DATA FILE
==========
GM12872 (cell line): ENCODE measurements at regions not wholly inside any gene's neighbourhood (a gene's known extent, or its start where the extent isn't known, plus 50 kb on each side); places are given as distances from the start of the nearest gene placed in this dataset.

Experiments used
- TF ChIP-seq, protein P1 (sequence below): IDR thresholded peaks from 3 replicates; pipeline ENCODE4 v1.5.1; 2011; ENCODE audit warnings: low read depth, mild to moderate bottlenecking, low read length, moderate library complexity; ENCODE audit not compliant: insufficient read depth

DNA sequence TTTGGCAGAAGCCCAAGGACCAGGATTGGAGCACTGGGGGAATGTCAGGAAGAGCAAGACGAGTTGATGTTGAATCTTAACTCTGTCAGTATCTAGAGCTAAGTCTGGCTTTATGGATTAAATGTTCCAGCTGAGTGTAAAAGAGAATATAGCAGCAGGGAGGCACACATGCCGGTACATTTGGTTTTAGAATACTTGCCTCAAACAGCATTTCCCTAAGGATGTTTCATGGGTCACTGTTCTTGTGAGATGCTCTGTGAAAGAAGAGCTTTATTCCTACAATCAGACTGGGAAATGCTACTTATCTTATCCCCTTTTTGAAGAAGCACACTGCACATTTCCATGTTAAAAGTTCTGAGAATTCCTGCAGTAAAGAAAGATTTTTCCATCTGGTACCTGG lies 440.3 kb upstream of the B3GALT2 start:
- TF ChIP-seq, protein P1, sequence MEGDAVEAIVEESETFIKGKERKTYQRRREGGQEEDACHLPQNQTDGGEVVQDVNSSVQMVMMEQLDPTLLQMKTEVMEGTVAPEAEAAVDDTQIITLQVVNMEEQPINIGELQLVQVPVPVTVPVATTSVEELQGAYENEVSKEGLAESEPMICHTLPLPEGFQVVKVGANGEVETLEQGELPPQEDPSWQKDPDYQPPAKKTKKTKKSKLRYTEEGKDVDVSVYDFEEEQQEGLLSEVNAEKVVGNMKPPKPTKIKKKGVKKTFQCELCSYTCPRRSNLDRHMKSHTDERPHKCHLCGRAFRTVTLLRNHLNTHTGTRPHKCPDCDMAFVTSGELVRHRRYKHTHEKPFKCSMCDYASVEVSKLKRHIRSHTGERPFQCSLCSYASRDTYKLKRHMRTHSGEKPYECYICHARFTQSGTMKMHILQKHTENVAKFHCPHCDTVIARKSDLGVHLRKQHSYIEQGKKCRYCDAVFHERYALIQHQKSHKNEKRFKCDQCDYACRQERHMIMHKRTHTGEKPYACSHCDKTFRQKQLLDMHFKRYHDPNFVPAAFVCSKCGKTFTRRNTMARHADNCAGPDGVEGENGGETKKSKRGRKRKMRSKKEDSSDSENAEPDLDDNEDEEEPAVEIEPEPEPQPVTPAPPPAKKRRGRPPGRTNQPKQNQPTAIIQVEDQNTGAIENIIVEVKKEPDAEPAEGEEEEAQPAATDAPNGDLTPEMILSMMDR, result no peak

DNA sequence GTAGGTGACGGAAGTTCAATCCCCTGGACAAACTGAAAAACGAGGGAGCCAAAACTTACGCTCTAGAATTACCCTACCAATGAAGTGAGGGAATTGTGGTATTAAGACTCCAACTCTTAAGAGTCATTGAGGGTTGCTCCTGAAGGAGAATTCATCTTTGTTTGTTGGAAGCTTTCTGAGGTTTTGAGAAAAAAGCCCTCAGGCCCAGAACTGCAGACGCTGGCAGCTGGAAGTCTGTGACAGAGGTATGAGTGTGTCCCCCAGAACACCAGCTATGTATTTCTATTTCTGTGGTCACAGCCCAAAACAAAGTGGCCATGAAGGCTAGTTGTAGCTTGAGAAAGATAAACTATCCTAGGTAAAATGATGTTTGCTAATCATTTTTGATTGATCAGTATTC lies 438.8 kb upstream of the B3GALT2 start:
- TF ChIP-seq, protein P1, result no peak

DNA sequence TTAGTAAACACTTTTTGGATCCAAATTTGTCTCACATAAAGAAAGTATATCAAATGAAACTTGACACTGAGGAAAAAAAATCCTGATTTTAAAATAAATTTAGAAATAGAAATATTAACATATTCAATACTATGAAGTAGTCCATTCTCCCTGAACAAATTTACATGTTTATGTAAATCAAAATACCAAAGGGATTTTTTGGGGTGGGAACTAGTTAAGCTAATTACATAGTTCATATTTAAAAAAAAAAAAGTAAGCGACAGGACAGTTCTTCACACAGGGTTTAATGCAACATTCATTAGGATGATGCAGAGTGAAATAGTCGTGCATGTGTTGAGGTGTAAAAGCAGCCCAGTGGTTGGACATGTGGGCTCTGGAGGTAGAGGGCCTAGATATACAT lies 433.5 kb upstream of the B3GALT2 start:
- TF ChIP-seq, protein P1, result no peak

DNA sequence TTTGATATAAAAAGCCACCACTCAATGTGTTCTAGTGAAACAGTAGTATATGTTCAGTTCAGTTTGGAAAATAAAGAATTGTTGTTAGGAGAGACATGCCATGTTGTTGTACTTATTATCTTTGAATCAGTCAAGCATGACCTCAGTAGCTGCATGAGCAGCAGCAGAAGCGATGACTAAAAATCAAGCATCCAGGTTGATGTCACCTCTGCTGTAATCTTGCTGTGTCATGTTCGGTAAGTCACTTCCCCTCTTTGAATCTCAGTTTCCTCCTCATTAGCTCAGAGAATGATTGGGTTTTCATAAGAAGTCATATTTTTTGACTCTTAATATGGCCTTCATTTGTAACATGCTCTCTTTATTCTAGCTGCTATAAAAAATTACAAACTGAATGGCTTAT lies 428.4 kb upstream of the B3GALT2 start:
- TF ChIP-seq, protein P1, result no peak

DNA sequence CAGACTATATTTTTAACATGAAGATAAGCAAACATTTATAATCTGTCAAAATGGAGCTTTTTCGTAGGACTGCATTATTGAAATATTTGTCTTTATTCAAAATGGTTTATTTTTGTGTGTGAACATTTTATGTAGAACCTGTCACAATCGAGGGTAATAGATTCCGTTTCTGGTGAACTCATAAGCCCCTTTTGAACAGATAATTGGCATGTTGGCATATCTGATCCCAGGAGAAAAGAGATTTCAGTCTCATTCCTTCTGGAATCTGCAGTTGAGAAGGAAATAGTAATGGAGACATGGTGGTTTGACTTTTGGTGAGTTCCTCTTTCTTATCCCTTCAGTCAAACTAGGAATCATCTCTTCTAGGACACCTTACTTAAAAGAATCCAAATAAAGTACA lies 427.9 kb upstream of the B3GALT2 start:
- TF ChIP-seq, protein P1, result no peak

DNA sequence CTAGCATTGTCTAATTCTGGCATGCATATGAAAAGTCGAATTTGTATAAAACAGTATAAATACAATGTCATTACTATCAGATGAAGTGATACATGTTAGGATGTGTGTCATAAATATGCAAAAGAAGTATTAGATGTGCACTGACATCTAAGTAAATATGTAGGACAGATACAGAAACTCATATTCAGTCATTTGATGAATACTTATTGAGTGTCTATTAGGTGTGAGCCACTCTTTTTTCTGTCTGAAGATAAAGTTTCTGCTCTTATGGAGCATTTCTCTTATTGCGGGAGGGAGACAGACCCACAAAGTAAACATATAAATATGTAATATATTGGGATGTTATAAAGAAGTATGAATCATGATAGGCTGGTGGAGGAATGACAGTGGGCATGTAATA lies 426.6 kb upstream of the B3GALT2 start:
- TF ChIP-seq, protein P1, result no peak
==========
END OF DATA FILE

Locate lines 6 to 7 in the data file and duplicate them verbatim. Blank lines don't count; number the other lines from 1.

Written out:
DNA sequence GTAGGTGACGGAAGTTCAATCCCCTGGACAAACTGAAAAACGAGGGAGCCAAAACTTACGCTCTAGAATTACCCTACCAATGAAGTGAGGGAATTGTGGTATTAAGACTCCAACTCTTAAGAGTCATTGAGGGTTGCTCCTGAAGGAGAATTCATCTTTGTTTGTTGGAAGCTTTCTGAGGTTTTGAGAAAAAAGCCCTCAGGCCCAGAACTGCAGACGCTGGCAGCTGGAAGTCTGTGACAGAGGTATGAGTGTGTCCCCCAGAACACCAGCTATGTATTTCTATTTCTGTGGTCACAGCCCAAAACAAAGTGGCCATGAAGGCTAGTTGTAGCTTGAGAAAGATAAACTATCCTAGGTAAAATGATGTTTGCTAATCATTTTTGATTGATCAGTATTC lies 438.8 kb upstream of the B3GALT2 start:
- TF ChIP-seq, protein P1, result no peak